Douglas and Grant Counties are home to a genetically distinct population of pygmy rabbits (Brachylagus idahoensis), which had been isolated from other Intermountain West rabbit populations for more than 10,000 years. In Washington, population recovery efforts started in 2002 through captive breeding and, in 2003, the Columbia Basin pygmy rabbit was listed as endangered under the federal Endangered Species Act. Throughout the years, this recovery effort has experienced several transformations:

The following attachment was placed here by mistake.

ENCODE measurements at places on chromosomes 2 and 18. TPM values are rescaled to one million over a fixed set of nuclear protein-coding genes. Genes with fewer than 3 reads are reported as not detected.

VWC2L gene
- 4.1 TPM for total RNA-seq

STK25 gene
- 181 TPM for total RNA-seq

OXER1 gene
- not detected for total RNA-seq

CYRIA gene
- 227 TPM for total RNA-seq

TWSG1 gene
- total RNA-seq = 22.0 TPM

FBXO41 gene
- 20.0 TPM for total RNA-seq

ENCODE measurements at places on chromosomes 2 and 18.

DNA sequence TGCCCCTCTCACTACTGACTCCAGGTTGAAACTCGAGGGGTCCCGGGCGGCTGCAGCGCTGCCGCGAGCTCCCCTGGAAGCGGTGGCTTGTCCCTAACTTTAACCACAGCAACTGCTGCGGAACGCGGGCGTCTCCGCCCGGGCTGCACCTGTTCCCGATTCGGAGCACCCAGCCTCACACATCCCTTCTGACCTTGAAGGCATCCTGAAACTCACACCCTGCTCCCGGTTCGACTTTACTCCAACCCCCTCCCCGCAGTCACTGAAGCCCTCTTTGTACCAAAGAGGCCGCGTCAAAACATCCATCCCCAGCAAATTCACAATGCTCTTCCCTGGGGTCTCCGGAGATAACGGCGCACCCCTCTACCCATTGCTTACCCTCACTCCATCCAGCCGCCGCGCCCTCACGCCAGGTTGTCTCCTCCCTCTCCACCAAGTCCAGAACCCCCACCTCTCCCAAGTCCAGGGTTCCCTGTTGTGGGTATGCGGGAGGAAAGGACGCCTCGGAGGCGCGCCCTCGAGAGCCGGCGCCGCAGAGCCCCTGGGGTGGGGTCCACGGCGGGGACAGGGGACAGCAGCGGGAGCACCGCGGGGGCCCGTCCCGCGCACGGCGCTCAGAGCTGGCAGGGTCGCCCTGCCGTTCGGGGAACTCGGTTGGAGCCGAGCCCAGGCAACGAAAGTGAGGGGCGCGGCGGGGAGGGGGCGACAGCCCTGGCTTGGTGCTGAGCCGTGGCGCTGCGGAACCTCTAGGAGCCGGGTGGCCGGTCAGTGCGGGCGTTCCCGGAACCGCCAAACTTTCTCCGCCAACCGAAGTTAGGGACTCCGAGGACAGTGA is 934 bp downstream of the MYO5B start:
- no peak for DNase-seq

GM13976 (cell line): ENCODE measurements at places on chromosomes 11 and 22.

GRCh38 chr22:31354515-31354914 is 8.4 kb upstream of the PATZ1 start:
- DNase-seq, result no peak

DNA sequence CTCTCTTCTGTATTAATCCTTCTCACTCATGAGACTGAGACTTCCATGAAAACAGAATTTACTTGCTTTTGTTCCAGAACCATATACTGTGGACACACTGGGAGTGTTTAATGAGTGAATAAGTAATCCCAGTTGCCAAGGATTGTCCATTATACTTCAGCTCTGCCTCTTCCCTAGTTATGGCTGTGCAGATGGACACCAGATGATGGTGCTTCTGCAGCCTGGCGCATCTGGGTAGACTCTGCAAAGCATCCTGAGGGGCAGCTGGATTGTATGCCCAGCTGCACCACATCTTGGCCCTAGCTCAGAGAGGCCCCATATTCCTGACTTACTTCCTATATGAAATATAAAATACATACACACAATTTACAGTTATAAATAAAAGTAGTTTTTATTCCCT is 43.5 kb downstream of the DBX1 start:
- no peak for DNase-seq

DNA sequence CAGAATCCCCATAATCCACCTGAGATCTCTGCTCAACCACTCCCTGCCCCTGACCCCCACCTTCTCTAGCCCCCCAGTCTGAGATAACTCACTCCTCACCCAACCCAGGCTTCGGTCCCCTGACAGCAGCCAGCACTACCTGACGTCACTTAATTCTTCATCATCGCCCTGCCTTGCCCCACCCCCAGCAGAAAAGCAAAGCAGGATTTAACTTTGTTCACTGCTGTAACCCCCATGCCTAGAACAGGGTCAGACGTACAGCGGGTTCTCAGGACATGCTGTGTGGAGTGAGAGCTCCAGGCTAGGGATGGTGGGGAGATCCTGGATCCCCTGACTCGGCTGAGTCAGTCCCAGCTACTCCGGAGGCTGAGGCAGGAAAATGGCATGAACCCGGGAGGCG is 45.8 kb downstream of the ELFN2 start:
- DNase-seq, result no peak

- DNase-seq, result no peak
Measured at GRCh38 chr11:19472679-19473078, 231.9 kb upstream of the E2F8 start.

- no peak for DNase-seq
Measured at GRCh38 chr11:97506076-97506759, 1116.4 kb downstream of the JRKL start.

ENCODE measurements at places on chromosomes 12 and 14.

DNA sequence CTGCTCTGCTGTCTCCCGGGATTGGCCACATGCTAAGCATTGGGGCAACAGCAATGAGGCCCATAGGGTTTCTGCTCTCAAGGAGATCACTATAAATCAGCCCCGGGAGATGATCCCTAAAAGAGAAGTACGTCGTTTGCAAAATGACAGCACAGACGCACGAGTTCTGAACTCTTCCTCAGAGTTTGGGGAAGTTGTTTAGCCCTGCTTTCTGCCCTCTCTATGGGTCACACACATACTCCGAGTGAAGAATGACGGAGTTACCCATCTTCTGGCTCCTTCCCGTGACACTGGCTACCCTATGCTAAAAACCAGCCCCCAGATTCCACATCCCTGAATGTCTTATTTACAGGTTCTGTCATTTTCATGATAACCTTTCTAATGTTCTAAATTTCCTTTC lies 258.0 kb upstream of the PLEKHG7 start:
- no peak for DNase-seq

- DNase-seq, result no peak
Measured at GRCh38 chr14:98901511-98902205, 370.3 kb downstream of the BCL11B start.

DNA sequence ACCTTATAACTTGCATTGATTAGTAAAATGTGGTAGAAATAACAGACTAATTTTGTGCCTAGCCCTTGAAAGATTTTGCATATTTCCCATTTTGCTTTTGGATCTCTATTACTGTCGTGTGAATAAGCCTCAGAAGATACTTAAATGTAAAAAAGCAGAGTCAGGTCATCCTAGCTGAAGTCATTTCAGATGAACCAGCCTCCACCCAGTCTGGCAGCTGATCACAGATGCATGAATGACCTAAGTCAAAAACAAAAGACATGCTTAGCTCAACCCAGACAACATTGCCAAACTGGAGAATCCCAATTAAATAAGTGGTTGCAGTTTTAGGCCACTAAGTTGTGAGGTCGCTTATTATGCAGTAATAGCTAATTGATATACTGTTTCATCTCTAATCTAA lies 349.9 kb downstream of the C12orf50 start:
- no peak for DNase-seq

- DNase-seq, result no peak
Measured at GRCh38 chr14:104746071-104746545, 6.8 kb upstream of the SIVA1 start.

Ways You Can Support Pygmy Rabbit Recovery: Washington’s pygmy rabbit population still needs your help to fully recover! Without native sagebrush or a diversity of wildflowers, our pygmy rabbit population cannot be sustained. Protecting and enhancing native sagebrush provides food and cover for these cryptic creatures. Connecting patches of mature sagebrush 3+ foot tall gives rabbits more room to move around. Report potential sightings of pygmy rabbits, their scat, or a burrow system by contacting WDFW at (509) 754-4624 or Foster Creek CD at (509) 888-6372. Documenting rabbits and their burrow systems helps track the success of population recovery. Agricultural operations will not be subject to additional WDFW regulations if you report pygmy rabbit sightings on your property. In addition, protecting native habitat benefits other threatened wildlife species in this area, such as the Greater sage-grouse, the Columbian sharp-tailed grouse, and the Washington ground squirrel.